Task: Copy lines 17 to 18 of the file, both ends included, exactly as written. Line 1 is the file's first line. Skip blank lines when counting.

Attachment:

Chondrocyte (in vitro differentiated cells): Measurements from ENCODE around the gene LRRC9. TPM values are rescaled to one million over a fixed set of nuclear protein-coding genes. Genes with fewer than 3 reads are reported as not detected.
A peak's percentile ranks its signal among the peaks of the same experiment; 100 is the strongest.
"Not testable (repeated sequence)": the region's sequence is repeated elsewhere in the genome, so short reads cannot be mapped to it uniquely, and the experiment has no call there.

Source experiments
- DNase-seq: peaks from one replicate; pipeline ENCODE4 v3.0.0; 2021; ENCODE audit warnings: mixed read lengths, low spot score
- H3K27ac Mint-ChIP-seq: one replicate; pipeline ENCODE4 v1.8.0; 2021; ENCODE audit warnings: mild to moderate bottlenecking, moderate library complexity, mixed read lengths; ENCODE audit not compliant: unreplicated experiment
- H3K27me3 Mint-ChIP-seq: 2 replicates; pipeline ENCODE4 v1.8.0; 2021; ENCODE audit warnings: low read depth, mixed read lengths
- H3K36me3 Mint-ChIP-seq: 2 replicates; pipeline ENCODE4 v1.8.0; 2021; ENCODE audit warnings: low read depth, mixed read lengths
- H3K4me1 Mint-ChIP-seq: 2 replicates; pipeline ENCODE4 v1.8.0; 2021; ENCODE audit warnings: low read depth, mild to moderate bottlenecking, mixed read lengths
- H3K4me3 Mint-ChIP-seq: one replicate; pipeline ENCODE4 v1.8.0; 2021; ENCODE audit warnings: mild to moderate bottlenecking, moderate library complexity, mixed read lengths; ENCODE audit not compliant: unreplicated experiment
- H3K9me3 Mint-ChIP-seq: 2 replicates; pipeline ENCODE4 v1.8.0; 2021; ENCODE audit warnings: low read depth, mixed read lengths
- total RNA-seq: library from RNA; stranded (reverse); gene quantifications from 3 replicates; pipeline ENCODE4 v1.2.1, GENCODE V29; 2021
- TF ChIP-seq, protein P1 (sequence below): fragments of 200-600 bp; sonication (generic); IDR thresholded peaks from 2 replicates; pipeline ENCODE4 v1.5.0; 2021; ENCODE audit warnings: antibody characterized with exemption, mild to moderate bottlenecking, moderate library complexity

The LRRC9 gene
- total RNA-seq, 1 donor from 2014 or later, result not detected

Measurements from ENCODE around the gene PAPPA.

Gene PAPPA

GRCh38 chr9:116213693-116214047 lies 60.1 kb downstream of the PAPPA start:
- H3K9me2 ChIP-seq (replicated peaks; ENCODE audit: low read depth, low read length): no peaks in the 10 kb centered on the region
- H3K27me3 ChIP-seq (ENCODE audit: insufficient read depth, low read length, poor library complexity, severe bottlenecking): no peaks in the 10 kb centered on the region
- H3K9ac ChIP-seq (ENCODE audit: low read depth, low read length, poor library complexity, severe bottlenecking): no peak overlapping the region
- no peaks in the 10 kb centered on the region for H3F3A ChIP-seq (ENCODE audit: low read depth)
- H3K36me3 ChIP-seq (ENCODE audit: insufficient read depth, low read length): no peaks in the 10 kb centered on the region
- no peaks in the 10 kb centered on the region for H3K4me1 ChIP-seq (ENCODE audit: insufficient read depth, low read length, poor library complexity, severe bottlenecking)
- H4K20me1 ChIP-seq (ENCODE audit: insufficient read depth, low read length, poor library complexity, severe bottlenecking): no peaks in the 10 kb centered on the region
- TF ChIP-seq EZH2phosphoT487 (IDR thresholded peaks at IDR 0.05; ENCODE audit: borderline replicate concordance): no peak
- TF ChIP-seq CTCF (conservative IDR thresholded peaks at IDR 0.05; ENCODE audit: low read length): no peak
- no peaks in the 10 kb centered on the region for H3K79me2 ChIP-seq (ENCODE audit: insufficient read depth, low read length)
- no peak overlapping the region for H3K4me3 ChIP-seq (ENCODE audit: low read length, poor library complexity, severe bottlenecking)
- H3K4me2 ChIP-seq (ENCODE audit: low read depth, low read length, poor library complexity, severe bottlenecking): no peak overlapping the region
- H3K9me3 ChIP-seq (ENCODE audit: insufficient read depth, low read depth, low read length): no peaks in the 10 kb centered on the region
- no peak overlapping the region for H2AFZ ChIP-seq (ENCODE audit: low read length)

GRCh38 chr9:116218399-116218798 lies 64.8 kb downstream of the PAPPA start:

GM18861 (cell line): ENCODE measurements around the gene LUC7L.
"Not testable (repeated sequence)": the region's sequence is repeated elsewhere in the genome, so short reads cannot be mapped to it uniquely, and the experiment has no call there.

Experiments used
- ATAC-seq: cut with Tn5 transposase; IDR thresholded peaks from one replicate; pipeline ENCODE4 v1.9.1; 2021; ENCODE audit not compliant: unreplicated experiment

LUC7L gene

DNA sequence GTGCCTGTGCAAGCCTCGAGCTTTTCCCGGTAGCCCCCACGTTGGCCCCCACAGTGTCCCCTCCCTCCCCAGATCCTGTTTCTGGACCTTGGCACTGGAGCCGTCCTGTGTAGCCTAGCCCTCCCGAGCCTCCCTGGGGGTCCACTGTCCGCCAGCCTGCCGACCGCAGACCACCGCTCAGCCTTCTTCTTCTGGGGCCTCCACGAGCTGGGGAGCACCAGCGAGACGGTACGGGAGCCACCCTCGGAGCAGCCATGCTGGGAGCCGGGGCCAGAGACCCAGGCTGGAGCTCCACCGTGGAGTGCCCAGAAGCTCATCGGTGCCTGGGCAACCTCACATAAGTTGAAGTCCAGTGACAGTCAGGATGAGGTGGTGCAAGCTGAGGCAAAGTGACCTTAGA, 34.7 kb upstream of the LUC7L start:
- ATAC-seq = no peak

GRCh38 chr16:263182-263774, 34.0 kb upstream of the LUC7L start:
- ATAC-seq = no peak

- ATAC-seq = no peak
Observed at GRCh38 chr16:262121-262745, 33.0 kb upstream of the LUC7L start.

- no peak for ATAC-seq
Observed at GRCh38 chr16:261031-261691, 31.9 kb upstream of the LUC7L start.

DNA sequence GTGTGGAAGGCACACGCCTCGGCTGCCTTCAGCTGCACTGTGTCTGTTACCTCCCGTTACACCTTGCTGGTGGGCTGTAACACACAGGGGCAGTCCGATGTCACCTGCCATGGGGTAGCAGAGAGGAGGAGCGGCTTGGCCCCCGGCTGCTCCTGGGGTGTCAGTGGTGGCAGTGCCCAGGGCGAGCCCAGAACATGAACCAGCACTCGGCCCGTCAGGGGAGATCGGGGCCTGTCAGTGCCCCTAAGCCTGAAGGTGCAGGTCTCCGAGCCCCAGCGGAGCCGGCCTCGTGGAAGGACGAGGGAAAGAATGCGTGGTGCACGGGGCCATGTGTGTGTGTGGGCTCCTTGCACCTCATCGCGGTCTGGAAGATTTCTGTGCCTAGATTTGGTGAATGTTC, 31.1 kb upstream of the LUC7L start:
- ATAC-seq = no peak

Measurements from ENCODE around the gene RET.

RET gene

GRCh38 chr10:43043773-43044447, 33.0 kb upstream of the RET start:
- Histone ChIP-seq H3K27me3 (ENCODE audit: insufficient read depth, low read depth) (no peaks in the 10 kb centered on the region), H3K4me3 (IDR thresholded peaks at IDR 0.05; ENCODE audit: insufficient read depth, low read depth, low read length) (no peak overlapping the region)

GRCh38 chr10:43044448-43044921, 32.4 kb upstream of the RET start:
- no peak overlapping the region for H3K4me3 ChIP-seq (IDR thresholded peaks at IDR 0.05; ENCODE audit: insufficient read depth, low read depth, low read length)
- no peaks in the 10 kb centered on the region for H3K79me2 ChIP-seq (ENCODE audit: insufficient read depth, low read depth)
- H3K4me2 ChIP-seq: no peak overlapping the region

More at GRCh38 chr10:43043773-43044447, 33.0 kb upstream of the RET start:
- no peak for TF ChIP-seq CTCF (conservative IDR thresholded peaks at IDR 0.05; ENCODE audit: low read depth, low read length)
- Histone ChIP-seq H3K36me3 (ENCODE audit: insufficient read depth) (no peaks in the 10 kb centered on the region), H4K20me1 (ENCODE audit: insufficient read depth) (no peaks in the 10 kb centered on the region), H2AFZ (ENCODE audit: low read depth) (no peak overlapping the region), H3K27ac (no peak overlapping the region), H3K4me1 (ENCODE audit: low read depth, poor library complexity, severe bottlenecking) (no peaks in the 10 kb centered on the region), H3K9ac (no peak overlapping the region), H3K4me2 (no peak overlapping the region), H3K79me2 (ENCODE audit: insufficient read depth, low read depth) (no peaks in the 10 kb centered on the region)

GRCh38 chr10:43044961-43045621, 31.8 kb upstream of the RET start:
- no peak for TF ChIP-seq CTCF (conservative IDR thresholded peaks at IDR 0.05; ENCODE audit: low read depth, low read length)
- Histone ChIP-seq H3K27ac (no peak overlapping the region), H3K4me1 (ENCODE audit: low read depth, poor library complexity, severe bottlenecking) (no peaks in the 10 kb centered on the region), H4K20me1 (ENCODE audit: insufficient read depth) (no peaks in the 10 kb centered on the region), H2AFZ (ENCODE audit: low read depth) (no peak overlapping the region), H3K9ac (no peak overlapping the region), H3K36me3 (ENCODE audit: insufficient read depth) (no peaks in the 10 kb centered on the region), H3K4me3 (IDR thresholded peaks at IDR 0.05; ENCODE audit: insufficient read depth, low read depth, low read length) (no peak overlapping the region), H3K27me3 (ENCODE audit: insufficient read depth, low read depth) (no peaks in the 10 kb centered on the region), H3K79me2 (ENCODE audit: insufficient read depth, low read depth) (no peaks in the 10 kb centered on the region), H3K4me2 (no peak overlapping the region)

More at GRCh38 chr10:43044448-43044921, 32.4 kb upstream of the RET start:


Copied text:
Gene PAPPA

GRCh38 chr9:116213693-116214047 lies 60.1 kb downstream of the PAPPA start: